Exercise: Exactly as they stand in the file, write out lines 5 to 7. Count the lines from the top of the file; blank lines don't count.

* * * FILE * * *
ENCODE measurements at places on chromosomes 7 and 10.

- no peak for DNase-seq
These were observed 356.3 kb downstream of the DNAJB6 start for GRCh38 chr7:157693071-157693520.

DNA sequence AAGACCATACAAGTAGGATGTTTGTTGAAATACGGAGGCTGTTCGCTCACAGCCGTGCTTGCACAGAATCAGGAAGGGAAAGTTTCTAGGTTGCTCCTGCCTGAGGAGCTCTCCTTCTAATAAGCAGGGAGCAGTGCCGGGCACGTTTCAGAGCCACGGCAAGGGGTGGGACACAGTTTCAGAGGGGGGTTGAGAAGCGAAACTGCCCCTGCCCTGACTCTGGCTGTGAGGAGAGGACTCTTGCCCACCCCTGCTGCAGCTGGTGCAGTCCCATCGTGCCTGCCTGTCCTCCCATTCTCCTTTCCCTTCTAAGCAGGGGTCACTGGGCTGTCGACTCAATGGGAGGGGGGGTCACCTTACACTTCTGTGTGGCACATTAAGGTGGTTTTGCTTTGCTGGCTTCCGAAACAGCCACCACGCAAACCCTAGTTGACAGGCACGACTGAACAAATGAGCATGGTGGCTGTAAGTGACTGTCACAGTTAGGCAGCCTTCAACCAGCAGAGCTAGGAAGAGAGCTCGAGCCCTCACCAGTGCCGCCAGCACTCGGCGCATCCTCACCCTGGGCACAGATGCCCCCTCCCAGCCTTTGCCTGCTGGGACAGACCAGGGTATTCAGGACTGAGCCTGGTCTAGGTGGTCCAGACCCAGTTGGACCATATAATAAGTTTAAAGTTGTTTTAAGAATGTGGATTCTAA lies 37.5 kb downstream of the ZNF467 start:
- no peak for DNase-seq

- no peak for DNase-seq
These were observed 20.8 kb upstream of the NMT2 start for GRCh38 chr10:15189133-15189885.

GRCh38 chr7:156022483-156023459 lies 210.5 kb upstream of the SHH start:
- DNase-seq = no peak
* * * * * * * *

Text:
- no peak for DNase-seq

- no peak for DNase-seq
These were observed 20.8 kb upstream of the NMT2 start for GRCh38 chr10:15189133-15189885.